Wrong. Big wrong. In fact, all of the most recent scandals I have personally heard about involve escorts at $500/h +. Don’t let prejudice against workers at lower rates blind you. People choose their rates – that choice being one of the amazing things about this industry – for a plethora of reasons and it often doesn’t reflect the service or attractiveness of the escort. Now, onto the things to look out for when booking. There’s no one dead giveaway when it comes to a scam and these guidelines are really only for those who want to be extra safe. The vast majority of escorts out there that are new or don’t have the kind of established presence that I will go on to mention, are still legitimate and ethical business owners who will not steal your deposit. It’s up to you as to whether you want to take that risk or not, and while there are no real statistics on stolen deposits, the rate at which it happens is VERY low. Read the ad
Read it. Read. The damn. Ad. It is the most basic and easy form of due diligence that any one person could exert. Seeing escorts is an expensive hobby which costs hundreds and often thousands of dollars. You wouldn’t spend money on a luxury holiday without knowing where you’re going. You wouldn’t purchase a car without checking the make and model. Why attempt to book an escort without reading her ad? While you’re doing your basic due diligence, look out for how the ad is written. Look at what they say about themselves. Read the rates. Read what services are on offer – in states where that’s legal. Read any policies they may have. Read their preferred method of contact.
I can’t tell you exactly what to look out for, but if it doesn’t really tell you anything or make much sense or sounds like it was written by a dude who is jerking off and vomiting out words – think “horny for your big cock right now all day every day 24/7 cum in side cream pie finger lick suck boob pussy ass” or… you know… whatever – you might err on the side of caution.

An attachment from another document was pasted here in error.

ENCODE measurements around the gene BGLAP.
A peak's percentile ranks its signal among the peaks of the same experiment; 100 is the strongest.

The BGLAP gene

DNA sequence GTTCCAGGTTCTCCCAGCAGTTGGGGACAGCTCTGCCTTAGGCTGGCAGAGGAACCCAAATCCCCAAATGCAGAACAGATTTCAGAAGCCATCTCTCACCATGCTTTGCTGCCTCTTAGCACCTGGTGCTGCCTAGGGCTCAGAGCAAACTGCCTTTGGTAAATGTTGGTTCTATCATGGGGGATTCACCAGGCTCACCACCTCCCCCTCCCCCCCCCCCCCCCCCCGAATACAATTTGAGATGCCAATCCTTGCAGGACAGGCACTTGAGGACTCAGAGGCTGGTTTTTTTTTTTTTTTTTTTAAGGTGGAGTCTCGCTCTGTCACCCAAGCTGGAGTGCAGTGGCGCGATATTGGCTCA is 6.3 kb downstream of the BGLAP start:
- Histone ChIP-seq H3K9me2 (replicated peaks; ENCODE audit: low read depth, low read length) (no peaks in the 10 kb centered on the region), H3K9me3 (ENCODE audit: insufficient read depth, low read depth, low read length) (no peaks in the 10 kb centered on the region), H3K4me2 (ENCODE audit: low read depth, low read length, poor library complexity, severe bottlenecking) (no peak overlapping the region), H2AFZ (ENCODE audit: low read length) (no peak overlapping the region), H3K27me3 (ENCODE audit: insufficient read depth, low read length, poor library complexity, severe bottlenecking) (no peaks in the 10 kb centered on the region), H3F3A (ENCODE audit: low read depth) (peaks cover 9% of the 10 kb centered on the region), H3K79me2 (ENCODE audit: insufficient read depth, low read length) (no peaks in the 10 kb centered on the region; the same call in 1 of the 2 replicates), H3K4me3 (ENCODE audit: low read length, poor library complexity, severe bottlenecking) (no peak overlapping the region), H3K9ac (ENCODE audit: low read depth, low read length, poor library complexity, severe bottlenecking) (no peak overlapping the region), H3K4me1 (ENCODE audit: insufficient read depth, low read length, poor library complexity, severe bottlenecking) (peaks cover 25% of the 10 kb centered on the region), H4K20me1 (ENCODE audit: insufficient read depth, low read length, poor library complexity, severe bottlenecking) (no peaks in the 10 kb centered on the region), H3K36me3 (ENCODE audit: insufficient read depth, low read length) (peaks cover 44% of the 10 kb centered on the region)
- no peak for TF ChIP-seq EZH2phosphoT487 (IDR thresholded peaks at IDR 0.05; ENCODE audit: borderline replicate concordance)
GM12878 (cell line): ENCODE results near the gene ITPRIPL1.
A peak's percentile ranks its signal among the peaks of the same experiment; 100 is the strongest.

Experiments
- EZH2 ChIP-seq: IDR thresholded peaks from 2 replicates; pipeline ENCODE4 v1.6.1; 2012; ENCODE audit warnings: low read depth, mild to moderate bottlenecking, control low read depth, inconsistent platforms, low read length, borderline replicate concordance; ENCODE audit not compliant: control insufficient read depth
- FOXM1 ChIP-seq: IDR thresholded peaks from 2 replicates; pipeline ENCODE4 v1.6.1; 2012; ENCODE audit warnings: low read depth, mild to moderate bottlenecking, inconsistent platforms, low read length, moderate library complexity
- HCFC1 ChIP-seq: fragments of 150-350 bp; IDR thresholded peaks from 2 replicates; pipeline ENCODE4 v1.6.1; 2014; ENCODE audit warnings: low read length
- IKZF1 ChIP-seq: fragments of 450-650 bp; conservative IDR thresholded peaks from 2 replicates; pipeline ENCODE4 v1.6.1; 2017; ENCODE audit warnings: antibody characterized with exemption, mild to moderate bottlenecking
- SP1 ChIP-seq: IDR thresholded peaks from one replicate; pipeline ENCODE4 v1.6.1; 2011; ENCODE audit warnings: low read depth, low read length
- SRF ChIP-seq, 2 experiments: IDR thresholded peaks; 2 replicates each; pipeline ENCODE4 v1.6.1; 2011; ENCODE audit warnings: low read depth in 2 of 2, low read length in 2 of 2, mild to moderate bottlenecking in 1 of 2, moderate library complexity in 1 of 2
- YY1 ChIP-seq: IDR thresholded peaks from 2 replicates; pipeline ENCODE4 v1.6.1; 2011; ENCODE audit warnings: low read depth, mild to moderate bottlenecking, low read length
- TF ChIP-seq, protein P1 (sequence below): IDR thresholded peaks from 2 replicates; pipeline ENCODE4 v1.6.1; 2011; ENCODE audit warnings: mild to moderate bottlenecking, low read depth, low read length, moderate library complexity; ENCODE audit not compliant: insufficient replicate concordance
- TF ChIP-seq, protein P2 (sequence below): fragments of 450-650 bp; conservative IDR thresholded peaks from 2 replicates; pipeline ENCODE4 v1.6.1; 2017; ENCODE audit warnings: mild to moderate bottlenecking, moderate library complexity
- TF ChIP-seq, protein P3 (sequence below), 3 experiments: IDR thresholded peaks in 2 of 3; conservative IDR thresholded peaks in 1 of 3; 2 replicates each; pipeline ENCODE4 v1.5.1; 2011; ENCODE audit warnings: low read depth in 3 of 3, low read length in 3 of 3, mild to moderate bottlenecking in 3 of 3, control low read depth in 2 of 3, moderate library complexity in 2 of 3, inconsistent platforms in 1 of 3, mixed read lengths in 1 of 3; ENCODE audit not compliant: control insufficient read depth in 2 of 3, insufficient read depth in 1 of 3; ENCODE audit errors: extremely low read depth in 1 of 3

Also look out for things that are too good to be true. An ad that offers say PIV or PIA sex without a condom for $100/h is probably a fake. Common sense helps when avoiding a scam. I also should note that when it comes to screening, if they’re asking for your ID with the license number, expiry date and everything on show, just be a little wary as that can open you up to identity theft. Anything more than your full name, picture (and address if the worker is meeting you at your residence) isn’t relevant to the worker at all in regards to safety, so you can choose to obscure or not obscure the other details, but if they are insisting that you provide them, personally, I would be sceptical.
In one of my last blogs, I spoke about the current fascination with sex workers on social media and just how vital it has become to have an online presence in order to secure clients. When booking an escort who asks for a deposit the first thing you should do is follow the links on their ads to their twitter and Instagram. It’s generally a really good sign when an escort posts somewhat frequently and interacts with other escorts on twitter. Not only will you find sexy selfies, personal stories, updates, promotional posts and get a feel for their personality, but you can see that they exist as a person and are active and engaged in their community. If they have a website, check it out. Sex workers are very diverse and so are their websites, so some will definitely look more professional than others, but look out for personality and self-expression through the text and layout and pictures and vibe… maybe even a blog… who knows?